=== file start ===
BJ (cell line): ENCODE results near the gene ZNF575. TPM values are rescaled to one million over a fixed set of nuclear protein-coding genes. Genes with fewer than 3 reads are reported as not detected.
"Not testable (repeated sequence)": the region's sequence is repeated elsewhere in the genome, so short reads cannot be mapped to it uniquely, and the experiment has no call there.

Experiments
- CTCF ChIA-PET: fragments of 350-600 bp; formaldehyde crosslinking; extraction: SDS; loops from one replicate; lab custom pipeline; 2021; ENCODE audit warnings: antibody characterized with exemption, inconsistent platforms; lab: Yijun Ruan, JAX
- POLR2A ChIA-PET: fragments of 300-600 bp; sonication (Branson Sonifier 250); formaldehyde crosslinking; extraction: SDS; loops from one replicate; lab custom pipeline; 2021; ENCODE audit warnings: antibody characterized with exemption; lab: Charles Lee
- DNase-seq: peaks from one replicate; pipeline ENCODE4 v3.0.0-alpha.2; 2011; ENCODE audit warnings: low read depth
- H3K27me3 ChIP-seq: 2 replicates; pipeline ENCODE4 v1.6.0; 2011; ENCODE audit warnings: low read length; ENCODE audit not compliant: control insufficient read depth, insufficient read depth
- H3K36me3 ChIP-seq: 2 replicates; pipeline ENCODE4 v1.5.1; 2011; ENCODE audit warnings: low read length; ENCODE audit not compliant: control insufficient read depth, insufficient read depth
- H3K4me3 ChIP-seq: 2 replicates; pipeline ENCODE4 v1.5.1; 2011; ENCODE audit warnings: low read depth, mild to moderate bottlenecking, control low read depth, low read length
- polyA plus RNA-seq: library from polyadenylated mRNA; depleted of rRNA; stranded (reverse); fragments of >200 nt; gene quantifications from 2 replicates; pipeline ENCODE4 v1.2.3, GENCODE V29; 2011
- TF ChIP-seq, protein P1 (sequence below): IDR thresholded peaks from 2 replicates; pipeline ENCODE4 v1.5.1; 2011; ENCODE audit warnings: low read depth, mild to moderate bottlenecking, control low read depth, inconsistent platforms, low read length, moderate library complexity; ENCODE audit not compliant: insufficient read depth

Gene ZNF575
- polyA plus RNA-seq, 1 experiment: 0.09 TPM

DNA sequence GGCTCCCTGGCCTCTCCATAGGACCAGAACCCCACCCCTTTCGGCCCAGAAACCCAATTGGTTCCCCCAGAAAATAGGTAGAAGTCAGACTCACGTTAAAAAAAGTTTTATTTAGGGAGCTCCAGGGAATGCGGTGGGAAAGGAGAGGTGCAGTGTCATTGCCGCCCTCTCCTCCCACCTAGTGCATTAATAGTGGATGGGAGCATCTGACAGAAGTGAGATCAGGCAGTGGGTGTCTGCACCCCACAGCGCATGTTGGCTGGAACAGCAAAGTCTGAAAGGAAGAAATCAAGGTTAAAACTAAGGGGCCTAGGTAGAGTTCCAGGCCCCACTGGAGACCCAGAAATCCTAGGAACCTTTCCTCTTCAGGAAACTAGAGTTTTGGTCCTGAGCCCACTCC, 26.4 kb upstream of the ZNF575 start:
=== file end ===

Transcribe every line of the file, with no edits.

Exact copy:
BJ (cell line): ENCODE results near the gene ZNF575. TPM values are rescaled to one million over a fixed set of nuclear protein-coding genes. Genes with fewer than 3 reads are reported as not detected.
"Not testable (repeated sequence)": the region's sequence is repeated elsewhere in the genome, so short reads cannot be mapped to it uniquely, and the experiment has no call there.

Experiments
- CTCF ChIA-PET: fragments of 350-600 bp; formaldehyde crosslinking; extraction: SDS; loops from one replicate; lab custom pipeline; 2021; ENCODE audit warnings: antibody characterized with exemption, inconsistent platforms; lab: Yijun Ruan, JAX
- POLR2A ChIA-PET: fragments of 300-600 bp; sonication (Branson Sonifier 250); formaldehyde crosslinking; extraction: SDS; loops from one replicate; lab custom pipeline; 2021; ENCODE audit warnings: antibody characterized with exemption; lab: Charles Lee
- DNase-seq: peaks from one replicate; pipeline ENCODE4 v3.0.0-alpha.2; 2011; ENCODE audit warnings: low read depth
- H3K27me3 ChIP-seq: 2 replicates; pipeline ENCODE4 v1.6.0; 2011; ENCODE audit warnings: low read length; ENCODE audit not compliant: control insufficient read depth, insufficient read depth
- H3K36me3 ChIP-seq: 2 replicates; pipeline ENCODE4 v1.5.1; 2011; ENCODE audit warnings: low read length; ENCODE audit not compliant: control insufficient read depth, insufficient read depth
- H3K4me3 ChIP-seq: 2 replicates; pipeline ENCODE4 v1.5.1; 2011; ENCODE audit warnings: low read depth, mild to moderate bottlenecking, control low read depth, low read length
- polyA plus RNA-seq: library from polyadenylated mRNA; depleted of rRNA; stranded (reverse); fragments of >200 nt; gene quantifications from 2 replicates; pipeline ENCODE4 v1.2.3, GENCODE V29; 2011
- TF ChIP-seq, protein P1 (sequence below): IDR thresholded peaks from 2 replicates; pipeline ENCODE4 v1.5.1; 2011; ENCODE audit warnings: low read depth, mild to moderate bottlenecking, control low read depth, inconsistent platforms, low read length, moderate library complexity; ENCODE audit not compliant: insufficient read depth

Gene ZNF575
- polyA plus RNA-seq, 1 experiment: 0.09 TPM

DNA sequence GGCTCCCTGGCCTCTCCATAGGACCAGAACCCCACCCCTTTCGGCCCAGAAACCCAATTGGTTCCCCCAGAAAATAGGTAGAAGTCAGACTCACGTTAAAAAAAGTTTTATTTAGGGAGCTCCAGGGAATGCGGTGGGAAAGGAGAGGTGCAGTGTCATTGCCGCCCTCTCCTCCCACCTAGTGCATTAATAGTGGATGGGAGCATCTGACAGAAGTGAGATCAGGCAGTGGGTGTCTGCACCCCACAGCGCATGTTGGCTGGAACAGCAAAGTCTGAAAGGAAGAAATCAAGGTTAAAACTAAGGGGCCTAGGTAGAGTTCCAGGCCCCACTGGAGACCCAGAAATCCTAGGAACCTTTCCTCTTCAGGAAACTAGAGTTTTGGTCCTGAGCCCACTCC, 26.4 kb upstream of the ZNF575 start: